He believes that you are being inefficient. The fact that you have time to "waste" on e-mail supports his belief. Please note, I am not saying you are inefficient. I have no idea, as I'm not there and I don't know what your job expectations are.

What you need to do is lay off the e-mailing for a while because that is an easily observable sign that you are wasting time. But, more importantly, you need to sit down with your boss and discuss how he thinks you could increase your efficiency. Do this with an open mind. I know you think you are a careful and hard worker who is using every minute wisely, but he may see things that you do not. Listen and take his suggestions.

Go into this assuming that he knows what he is talking about. This may or may not be true, but if you go in assuming the opposite you are sunk before you start. He's given you a clear signal that taking 50-60 hours a week to do your job is unacceptable to him. Listen to this. And remember, this isn't about e-mail.


Surya said...

Very good advice Evil.

Do check with the manager on where you can cut out doing stuff which does not really matter much but take up so much of your time. I have seen people spend a lot of time on prettying up excel sheets and power point slides with colors and graphics and animation even when their job does not deem it necessary.

Please have a paper trail of the tasks your manager ask you to do. It might help in taking a look at your workload.

Do compare notes with others who do similar work on the duties and responsibilities etc. If your work load is not typically large compared to them, ask for tips to improve efficiency.

If you spend a lot of time on your job because others do not get their part of the job done, let your boss know.

Sorry to hear about the situation and hope it gets sorted out amicably.

Charles said...

"new boss"

"fired pretty much without warning"

"first and final notice"

Assuming that EHRL is right, this is NOT about email. Then it could be:

The new boss is coming in with a "I'm tough" attitude to let everyone know who the new boss is (I've seen this happen many times, especially when there are employees who have been with the company for as long as the times mentioned - 8 or 9 years). Insecurity causes some people to act like jerks.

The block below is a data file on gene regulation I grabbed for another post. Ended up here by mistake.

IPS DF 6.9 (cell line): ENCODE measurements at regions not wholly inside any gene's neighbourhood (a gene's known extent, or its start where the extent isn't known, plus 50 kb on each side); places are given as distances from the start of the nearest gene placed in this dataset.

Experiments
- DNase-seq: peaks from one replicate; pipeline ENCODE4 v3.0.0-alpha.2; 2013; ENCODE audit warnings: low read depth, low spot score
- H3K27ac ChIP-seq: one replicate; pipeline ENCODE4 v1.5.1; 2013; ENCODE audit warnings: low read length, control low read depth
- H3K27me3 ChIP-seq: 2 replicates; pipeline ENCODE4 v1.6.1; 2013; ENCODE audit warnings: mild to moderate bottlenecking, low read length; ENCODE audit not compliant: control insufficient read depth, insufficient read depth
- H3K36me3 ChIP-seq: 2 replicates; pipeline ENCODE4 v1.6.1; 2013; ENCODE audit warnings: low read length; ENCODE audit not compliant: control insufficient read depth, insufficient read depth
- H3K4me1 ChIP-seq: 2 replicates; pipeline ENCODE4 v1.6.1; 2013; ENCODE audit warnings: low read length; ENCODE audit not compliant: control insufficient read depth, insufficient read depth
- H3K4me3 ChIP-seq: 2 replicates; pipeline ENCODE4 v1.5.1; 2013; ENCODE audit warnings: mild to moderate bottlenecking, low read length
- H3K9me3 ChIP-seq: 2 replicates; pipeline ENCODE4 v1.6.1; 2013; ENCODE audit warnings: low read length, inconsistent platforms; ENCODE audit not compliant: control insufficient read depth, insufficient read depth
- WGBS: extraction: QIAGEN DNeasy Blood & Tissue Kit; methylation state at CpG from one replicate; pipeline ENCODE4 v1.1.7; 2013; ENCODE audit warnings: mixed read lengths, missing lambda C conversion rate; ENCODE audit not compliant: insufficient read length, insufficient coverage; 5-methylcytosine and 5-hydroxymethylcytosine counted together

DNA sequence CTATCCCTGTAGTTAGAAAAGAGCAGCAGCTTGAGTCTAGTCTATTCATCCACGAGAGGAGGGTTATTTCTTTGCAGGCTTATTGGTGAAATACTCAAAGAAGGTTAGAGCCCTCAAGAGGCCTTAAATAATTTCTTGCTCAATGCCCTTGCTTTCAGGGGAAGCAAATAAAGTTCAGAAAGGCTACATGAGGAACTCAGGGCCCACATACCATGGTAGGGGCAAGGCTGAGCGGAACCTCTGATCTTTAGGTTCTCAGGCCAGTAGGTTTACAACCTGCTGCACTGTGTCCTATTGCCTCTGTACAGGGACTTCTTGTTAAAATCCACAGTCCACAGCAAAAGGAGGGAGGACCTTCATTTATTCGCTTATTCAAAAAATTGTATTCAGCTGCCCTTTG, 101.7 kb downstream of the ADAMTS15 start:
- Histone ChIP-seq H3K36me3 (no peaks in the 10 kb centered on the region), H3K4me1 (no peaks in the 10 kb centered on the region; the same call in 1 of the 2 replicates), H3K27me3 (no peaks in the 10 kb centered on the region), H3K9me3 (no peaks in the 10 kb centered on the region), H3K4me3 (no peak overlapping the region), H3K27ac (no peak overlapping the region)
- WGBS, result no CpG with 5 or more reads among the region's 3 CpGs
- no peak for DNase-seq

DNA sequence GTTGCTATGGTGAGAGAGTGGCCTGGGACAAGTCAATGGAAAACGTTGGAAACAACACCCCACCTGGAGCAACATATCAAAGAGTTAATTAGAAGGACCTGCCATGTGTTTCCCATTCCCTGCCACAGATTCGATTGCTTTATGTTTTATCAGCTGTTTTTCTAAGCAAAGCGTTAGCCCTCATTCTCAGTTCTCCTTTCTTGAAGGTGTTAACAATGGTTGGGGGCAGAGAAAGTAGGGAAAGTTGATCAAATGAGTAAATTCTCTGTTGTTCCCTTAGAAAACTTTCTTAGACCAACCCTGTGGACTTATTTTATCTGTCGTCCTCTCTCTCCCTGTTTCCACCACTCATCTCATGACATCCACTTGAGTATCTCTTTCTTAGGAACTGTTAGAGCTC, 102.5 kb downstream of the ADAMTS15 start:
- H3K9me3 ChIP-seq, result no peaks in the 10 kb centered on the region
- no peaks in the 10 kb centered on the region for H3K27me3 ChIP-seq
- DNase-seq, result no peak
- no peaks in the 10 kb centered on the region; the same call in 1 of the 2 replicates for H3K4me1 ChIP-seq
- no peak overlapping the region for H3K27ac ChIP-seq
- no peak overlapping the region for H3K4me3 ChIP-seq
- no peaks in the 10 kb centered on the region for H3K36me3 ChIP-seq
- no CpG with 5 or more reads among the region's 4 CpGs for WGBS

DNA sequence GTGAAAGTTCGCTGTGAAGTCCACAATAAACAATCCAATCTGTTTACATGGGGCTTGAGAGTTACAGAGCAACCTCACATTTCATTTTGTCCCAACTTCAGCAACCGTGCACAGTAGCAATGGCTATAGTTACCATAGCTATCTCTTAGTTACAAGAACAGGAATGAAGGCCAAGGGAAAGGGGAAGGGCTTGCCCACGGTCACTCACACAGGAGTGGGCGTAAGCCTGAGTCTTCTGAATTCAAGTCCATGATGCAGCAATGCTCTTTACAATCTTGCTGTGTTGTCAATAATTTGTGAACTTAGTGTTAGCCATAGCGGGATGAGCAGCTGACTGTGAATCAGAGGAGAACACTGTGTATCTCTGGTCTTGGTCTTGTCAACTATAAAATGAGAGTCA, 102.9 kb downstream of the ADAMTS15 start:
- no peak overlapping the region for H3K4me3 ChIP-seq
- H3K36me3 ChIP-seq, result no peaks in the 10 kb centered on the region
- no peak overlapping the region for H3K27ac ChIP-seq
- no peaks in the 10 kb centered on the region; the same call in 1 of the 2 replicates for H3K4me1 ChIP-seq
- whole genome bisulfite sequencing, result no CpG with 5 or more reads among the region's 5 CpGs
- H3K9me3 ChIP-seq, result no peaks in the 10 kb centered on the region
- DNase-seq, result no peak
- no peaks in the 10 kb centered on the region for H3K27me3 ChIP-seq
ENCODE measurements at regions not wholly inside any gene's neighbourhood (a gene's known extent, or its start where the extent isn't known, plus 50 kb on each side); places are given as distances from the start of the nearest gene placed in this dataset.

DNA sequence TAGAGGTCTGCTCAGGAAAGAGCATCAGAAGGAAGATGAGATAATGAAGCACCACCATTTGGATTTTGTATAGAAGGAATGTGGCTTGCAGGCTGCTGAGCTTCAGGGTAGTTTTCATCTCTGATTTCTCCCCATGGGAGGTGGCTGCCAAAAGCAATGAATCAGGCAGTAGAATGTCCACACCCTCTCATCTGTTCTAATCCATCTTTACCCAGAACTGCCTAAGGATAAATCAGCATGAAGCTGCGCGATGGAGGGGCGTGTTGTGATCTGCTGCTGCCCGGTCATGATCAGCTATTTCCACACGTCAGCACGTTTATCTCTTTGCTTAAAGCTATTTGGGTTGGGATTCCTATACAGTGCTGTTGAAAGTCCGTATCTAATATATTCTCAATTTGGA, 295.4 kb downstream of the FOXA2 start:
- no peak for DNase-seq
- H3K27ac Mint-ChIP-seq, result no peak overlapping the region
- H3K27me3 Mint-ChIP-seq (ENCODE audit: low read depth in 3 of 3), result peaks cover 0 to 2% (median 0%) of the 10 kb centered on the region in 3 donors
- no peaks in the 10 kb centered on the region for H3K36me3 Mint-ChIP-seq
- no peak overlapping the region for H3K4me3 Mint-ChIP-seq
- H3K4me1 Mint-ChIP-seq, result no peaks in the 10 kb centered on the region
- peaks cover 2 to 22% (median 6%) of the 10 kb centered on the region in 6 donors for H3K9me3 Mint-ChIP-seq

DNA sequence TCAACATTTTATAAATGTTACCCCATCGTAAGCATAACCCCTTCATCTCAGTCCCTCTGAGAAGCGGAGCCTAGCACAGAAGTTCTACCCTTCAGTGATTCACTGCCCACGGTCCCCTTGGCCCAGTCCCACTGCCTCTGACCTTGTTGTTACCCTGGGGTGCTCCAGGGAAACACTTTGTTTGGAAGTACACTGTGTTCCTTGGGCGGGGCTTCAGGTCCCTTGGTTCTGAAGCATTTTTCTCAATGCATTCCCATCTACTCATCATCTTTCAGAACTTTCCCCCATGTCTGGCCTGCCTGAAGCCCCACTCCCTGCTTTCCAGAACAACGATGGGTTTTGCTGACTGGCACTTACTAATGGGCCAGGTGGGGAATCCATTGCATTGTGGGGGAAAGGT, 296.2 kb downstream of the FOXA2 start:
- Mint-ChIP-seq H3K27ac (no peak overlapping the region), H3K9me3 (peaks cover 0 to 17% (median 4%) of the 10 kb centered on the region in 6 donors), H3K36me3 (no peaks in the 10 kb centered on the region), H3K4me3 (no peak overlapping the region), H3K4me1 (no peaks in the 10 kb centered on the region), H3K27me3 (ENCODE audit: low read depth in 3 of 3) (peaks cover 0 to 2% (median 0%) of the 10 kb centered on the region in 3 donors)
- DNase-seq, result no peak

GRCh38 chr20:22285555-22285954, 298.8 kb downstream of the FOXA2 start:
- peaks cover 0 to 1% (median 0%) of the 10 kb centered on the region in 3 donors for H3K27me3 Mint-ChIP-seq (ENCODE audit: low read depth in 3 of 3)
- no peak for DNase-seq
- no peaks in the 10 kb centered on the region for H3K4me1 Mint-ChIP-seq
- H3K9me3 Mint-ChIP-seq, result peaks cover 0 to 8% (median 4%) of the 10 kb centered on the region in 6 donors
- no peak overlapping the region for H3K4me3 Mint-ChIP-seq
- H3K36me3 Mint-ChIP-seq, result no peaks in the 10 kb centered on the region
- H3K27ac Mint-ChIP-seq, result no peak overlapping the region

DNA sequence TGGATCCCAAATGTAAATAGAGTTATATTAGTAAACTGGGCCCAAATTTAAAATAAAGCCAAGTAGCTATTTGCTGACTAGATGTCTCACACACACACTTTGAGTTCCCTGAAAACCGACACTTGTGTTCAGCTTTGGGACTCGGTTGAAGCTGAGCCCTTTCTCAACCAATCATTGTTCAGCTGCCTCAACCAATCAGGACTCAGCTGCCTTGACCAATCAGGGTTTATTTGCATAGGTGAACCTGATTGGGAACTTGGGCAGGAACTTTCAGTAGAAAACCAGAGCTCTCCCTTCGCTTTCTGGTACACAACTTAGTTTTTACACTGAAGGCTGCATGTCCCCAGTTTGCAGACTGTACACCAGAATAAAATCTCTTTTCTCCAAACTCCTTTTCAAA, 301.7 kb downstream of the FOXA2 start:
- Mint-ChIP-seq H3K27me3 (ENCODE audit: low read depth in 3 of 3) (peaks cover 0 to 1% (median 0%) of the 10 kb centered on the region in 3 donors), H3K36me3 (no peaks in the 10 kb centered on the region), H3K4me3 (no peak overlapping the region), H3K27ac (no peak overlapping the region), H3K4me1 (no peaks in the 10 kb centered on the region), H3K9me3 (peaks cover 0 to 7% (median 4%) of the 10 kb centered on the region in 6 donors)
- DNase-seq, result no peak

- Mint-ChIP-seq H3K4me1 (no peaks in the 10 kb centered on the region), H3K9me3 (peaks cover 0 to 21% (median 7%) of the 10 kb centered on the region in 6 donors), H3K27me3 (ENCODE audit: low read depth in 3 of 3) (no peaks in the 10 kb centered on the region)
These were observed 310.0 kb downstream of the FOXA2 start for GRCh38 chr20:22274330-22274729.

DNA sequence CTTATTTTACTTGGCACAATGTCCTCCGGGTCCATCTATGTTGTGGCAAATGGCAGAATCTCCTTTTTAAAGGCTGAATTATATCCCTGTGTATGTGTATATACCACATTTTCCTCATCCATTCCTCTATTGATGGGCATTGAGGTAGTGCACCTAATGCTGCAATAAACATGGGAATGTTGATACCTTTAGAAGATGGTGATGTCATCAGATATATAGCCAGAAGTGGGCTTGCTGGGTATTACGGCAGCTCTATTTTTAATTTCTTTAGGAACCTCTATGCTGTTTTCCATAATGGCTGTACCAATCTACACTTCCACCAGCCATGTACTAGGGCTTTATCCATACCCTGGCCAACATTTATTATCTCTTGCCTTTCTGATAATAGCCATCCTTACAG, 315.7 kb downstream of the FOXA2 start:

Or, he/she wants to get his/her own people in there and needs to get rid of the "old" people first.

Or, quite simply, he/she was hired to "clean house." This is often cheaper than offering severance packages.

So, yea, you could follow EHRL's advice; but I've also seen it backfire on some employees. I've seen managers say something along these lines:

"The fact that you are asking me how to do your job tells me that you are not qualified and that you are in over your head. We need someone who can keep pace with the changes that happen here. And that's not you"

So, I would suggest that you also get your resume up-to-date.

Bob Hall said...

It's appears to me that the friend got a new boss, not the writer.

Therefore, there should be SOME kind of relationship with this person's boss where both parties have an understanding of the other person. This should not be uncharted territory.

I agree with EHRL that the writer needs to sit down with the boss and honestly look at what can be done to help the real or perceived issue with productivity and efficiency.

The bottom line is this: you NEVER win a fight with your boss...ever. Each of us has as much responsibility for our relationship with our boss as the boss does with us. Fix it.

CindyB said...

I agree with Charles. A great manager would welcome an employee taking the advice of EHRL, but my interpretation of it is that there's another hidden agenda going on here (on the managers side).

A number of years ago, I faced a similar experience (if I'm interpreting it correctly) - and it was a confusing and miserable time for a while there.

Is there someone at your work who you have a good relationship with, who is an experienced leader and has a great reputation and will give you honest feedback and sound advice? If so, I'd suggest you approach them and have the conversation that EHRL recommends.

Good luck!

she said: said...

Was it excessive email? Or excessive email "forwarding"?

The first seems random, the second sticks a big giant target on your back.

Anonymous said...

Just is case it is just about the email, if the original poster was emailing 5 people 7-8 social emails a day plus forwarding "large content emails" (aka glurg and social spam) to another 4-5 daily, that's a lot of extraneous email.

My advice to the OP is to check her email habits just in case it really is the "too many emails" situation.